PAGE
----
In May, Purple Pride presented its own eggplant shawarma. The brand from Growers United, originally a growers association focused on growing eggplants, aims to capitalize on the rising popularity of vegan products and market the eggplant as a convenience product.
“In 2017, one in five people ate eggplant in the Netherlands, and today that’s one in three,” said Jurre Schottelndreier and Rob Mulder of Purple Pride. “That’s a serious growth in consumption. Of course, this is partly due to eggplant having much potential for growth. Tomatoes and peppers, for example, have a much greater market presence. However, shoppers often avoid eggplants because they don’t really know how to use or prepare them.”
That’s why Purple Pride is focusing on inspiring shoppers. “The growth shows that about 5 million people do eat eggplant, but that means there are still 12 million people to be added. Our motto is ‘Eggplant on everyone’s weekly menu,’ and there are many things you can do to make this happen.”
Ease of use
Harnessing this potential can be achieved in several ways. “The most important thing is to inspire the consumer and show them the versatility of eggplants. Convenience plays an important role here. For eggplant, for example, pre-store inspiration is extremely important,” says Jurre. “Market research (GFK) among shoppers in various countries shows that many people do not buy eggplant because they do not know what to prepare with it, so they play it safe with other vegetables, such as zucchini, peppers, or tomatoes. They put these in their basket and later decide what to do with them. However, consumers only buy eggplant when they know what they want to make with it. And this is precisely where the growth potential of eggplant lies.”
“The rise of meal boxes or packages is a good illustration of this,” explains Rob. “This is a fantastic way to get people to use eggplant. You get a recipe, and everything is figured out for you. This way, you can inspire consumers through recipes. In Sweden, for example, we are also working with QR codes on every eggplant, which links to recipes that perfectly explain everything you need. It works similarly with our eggplant shawarma. It’s a convenience product because it’s already been seasoned, and you only need to fry it.”
“With the eggplant shawarma, we are now focusing to a greater extent on the food service. It is a strategic choice to get eggplants on everyone’s weekly menu,” says Jurre. “When a chef puts a really nice dish with eggplant on their menu, people think, ‘Can I make this myself?’ That’s one of the instances where you have the chance to reach people. Because of the meaty texture of eggplant, the product is ideal for use in vega(n) dishes. Since the product is rich in fibers, it is also very healthy. That’s why we sometimes say: all the lights are green for eggplant.”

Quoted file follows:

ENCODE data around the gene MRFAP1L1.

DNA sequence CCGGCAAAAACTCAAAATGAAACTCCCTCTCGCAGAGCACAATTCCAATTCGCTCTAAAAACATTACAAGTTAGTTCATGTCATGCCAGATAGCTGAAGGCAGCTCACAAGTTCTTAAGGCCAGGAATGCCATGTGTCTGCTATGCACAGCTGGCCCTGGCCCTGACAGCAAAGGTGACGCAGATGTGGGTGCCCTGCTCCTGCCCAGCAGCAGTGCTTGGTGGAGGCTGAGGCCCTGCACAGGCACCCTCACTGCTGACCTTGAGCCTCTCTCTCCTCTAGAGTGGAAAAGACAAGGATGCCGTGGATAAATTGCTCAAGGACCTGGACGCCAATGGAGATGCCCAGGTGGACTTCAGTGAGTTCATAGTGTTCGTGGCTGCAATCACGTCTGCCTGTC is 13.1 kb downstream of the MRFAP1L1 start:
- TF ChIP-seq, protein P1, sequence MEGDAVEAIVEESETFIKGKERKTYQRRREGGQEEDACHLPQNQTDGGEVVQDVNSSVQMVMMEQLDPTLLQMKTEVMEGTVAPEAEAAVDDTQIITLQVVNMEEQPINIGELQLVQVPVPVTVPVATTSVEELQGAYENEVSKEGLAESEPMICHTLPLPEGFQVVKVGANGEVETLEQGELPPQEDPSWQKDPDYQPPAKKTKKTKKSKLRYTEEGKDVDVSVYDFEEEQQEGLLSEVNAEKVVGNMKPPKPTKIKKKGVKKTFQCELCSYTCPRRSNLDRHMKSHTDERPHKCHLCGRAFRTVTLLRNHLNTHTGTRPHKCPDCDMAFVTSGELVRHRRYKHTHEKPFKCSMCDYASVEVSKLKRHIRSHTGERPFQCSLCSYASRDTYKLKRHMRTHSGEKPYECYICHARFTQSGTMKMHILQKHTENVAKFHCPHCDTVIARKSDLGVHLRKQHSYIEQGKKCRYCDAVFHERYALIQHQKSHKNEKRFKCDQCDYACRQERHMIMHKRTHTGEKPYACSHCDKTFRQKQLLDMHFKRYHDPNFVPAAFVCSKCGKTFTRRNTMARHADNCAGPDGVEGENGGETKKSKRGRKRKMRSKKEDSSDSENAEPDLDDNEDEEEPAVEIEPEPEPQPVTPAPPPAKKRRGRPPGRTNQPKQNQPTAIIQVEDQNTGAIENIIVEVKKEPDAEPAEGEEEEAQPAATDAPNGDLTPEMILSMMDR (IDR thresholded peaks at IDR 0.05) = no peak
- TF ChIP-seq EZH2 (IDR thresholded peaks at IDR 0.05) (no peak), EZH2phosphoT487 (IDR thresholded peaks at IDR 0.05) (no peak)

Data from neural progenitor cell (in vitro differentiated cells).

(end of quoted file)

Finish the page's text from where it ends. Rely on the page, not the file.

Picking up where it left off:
Purple Pride was founded in 1996 when three family businesses, Gebr. Van Duijn, Aubergine Nursery De Jong, and Greenbrothers decided to set up a growers’ association. Now, 26 years later, the association still has the same members and runs five cultivation locations that produce over 30 million kilos of eggplants a year. The Purple Pride growers’ association has 55 hectares devoted to eggplant production and accounts for over 50% of the total Dutch production, which makes it the market leader in the Netherlands,” says Rob.
Despite the fact that last year was not a fantastic year for eggplants, the association was still able to expand by another 5 hectares. “Scaling up is helping make our greenhouses more sustainable, which ensures a better market position. A lesser year then has few major consequences when you see eggplant achieving constant growth in terms of consumption and market penetration. The long-term potential is definitely there.”
Jan van Duijn, Frank Groenewegen, Pleun van Duijn, Ben Groenewegen, Peter de Jong and Rob van Duijn, of Purple Pride
In addition to the traditional purple eggplant, Purple Pride also markets the (mini) graffiti and nasu eggplants. “Traditional eggplant is still quite exotic for many consumers, so this applies entirely to our specialties. Yet you can see that the increase in the consumption of purple eggplants is also having an impact on that of the graffiti, for example. Once they have cooked with them a couple of times, they decide to try other varieties, as well. In percentage terms, the demand for graffiti eggplant is growing as quickly as that of the traditional, but the total figures are, of course, a little lower.”
However, according to Rob, the rise in the popularity of mini-vegetables does not fully apply to eggplant. “You see cherry tomatoes and mini cucumbers being consumed as snacks, but you can’t eat the mini-graffiti raw. Then again, they are highly suitable for the catering industry.”
Looking to the future, eggplant cultivation remains Purple Pride’s main focus. “Given our entrepreneurial spirit, we are always looking for means to showcase eggplants to the general public. The whole process of the shawarma was a very interesting one to experience. How the whole process came about has also been a lot of fun for our growers; testing recipes, tasting, and adjusting. In the end, we came up with an end product that we are really proud of. There are still more ideas like that on the works. In the end, however, our goal will always be to promote our main product: eggplants.”